Service Level Agreements, or Service Levels defined in contracts, typically define maximum delays between certain events in the procedural interaction between two enterprises.   They are intended to create clarity and precision in the dealings between these two enterprises, and to balance the business priorities of the enterprises against the cost of implementing the support.

A typical example is the time between a “customer” enterprise notifying a “supplier” enterprise of a problem, and the “supplier” enterprise responding to that notification. It is not uncommon to have several interactions defined in sequence, such as: notification of problem, administrative response, diagnosis, solution and long term fix.  The further into the future you look the less common are fixed timeframes and/or the range of timeframe becomes larger.  How can you guarantee a time to fix when you don’t know the problems that will be raised.  However, there are some cases where these are locked down.

The SLA should define the longest time that is reasonably expected that the event should happen, before some degradation of performance begins to occur  the “customers” operations.  Such degradation may not (in most cases don’t) occur immediately, but the lead time towards that degradation has been consumed almost completely: there is no more wiggle room.

But in practice, once these SLA’s have been established into the operational cycle, a strange thing often happens: one or both of the two teams responsible for managing the interactions begin to “optimise” the process and in doing so can start a gradual but persistent drift of the operational practices away from the intent that was in the minds of those who negotiated the contract.  In the worst (and probably statistically the modal) case, the micro-competition between the two enterprises results in a sub-optimal or even dysfunctional process.  Depending on the relationship between the two enterprises, the “optimisation” may end up as “gaming” or even “exploitation”.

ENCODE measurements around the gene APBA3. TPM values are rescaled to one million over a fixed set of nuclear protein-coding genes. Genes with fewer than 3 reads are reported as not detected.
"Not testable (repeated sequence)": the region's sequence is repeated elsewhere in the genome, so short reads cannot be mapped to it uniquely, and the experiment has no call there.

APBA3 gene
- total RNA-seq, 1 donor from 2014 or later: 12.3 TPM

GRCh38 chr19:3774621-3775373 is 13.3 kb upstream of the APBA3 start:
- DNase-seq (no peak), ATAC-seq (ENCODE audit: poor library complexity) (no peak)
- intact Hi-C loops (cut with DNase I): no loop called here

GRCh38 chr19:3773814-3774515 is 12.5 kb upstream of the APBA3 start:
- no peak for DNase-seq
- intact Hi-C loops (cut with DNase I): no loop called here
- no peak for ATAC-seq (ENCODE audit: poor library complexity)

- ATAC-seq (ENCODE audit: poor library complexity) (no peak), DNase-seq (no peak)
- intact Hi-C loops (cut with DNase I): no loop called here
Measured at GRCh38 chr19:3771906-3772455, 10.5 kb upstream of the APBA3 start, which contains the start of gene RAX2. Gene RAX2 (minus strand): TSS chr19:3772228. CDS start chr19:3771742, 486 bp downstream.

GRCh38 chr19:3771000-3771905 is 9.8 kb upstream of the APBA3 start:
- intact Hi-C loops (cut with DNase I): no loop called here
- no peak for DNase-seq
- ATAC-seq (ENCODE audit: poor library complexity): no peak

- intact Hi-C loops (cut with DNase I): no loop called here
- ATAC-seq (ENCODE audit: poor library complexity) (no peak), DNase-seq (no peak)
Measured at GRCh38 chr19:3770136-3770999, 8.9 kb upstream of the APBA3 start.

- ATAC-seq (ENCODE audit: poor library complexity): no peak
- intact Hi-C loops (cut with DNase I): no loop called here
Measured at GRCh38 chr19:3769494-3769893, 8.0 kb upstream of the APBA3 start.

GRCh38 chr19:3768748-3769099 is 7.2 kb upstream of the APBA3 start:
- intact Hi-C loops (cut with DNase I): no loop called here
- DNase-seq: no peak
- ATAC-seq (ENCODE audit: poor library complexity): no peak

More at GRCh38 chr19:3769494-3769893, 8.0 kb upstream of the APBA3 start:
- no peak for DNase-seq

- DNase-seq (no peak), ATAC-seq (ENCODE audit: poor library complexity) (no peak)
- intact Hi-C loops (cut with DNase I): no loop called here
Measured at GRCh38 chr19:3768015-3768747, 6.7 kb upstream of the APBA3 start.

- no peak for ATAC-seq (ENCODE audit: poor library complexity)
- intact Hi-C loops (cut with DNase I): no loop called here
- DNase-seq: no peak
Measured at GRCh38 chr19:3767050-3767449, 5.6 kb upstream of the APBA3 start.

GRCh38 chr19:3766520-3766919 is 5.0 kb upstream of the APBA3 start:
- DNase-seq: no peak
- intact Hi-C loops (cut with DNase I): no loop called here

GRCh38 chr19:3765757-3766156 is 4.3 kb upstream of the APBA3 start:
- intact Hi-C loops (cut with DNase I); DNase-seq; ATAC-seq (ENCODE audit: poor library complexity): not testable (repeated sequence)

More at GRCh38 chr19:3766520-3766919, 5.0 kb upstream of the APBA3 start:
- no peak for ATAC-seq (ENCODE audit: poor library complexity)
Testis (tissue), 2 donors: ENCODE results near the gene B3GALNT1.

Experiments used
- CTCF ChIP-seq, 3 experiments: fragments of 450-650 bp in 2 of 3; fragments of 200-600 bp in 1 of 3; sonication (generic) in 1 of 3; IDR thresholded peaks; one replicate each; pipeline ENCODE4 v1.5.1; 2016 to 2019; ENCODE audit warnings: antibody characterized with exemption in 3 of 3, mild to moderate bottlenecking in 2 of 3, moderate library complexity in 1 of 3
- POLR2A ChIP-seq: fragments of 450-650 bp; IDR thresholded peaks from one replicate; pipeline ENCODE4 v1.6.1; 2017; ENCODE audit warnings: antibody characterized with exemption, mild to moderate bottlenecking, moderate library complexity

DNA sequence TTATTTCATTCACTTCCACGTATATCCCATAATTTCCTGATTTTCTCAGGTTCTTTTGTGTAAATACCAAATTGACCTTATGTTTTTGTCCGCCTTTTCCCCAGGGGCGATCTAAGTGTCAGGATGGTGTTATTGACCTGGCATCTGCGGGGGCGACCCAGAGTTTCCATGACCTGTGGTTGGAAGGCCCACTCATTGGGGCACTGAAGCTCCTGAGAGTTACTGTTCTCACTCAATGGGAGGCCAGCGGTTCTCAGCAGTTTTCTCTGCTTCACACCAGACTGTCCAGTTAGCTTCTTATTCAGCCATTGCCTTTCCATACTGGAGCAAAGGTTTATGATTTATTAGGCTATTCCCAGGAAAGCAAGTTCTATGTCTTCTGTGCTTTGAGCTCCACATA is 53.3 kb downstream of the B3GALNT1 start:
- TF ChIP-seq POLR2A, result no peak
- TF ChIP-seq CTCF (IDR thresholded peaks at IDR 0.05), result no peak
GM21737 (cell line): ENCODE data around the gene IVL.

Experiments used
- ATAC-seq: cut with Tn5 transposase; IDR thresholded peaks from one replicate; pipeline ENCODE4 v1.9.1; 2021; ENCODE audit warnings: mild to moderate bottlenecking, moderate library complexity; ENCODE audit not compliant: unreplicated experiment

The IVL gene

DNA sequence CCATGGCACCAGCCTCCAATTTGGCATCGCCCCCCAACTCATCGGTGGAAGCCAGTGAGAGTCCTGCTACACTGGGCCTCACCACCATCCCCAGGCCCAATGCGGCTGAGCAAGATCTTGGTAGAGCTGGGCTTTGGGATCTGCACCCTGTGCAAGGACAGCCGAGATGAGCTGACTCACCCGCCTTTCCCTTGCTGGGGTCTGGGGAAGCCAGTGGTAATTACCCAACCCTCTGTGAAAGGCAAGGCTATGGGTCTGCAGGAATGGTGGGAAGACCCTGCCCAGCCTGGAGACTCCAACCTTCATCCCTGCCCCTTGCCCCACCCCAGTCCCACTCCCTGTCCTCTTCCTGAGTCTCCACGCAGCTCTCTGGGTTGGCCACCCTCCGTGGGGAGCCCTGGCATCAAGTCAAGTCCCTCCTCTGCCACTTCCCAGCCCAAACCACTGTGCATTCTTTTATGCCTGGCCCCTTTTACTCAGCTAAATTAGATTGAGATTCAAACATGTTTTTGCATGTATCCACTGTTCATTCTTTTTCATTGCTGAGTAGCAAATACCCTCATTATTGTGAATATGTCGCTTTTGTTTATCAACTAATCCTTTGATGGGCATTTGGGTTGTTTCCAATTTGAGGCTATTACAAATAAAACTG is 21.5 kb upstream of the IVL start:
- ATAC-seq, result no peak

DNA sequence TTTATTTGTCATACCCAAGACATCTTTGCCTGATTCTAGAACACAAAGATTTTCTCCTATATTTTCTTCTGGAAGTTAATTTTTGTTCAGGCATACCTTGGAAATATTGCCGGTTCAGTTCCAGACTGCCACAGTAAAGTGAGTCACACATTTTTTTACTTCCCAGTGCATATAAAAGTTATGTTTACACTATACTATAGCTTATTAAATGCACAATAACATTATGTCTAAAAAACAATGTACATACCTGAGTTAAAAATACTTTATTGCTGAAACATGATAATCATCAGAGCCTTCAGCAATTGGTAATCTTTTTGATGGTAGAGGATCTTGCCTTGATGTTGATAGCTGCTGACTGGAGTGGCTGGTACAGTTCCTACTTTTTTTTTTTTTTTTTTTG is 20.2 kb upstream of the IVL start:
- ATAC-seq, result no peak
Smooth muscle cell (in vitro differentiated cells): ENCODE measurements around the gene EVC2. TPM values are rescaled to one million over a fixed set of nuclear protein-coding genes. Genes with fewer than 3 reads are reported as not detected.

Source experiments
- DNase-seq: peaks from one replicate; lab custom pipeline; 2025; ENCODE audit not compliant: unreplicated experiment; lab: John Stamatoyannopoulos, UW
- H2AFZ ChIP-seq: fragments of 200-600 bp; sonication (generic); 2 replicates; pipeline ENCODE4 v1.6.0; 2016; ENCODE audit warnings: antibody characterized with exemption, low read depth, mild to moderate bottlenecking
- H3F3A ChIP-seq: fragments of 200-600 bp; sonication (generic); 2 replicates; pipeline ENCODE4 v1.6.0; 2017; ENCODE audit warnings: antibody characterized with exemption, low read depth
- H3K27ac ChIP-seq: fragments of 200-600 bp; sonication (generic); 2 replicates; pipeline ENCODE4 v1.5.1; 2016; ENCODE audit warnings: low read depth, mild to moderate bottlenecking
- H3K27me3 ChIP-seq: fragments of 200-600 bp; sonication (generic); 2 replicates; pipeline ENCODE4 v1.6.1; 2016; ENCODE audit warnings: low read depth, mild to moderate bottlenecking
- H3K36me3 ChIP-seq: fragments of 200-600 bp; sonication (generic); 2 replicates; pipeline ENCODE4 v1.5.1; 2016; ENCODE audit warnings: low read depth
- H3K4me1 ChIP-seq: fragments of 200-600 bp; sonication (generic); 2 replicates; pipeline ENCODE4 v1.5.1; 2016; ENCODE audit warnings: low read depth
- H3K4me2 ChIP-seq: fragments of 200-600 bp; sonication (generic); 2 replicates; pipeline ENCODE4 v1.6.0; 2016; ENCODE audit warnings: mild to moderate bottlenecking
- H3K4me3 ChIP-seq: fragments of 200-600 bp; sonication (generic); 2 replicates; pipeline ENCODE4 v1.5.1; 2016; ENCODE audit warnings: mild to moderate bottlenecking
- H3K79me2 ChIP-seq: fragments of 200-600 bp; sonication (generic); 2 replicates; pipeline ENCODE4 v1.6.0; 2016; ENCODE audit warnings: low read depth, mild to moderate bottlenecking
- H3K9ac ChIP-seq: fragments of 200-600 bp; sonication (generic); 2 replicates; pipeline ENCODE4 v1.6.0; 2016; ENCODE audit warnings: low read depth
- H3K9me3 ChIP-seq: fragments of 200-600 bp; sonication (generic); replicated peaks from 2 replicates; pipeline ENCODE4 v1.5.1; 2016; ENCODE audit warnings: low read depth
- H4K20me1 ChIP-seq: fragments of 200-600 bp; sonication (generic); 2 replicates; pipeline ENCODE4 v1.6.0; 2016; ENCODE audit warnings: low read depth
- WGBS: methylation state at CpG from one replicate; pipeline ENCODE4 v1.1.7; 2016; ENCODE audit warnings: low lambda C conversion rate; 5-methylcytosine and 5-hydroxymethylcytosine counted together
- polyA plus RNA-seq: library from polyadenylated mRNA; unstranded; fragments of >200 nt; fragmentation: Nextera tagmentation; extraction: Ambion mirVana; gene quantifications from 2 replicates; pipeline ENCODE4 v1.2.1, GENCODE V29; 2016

For example it is common for SLA timeframes become habituated to be the expected time for the event to happen, not the outer limit of performance.  In such cases you may start hearing discussions that include statements like: “that request isn’t out of SLA, so you cannot escalate”.   The code phrase “not out of SLA” meaning that the request is still within the contracted timelines. But this is both inappropriate and dangerous, primarily to the “customer” enterprise, and advantages the “supplier” enterprise greatly.

If everything is targeted to the outer limit of the SLA, it is inevitable that some requests begin to slip over the line to the other side.  the distribution curve of performance begins to develop with a peak at the SLA timeframe and a distribution either side of that.  the “Long Tail” of performance falls away on the inside curve.   Depending on whether there are penalties for “out of SLA” requests, the tail on the “out of SLA” curve may be very steep or may tail away slowly.

The only real way that this kind of progressive degradation can be avoided is for there to be a regular “all hands” review that includes the accountable executives.

This review needs to be based on accurate data collection and on clear business criteria for assessing performance.  the “Business criteria” include the intent of the contract and on some assessment of value that the process is creating for the organisation.  By “all hands” we mean all the participants in management / execution process, the commercial and legal folks who own the contract upon which the process is based, key representatives of the consumers of the process (e.g. Project Managers, System Owners or even end users), and the accountable executives.

By focusing on business value, it is much easier to strip away the gamesmanship, process habituation, and often emotional baggage that can existing between teams, and focus on what the process is intended to achieve.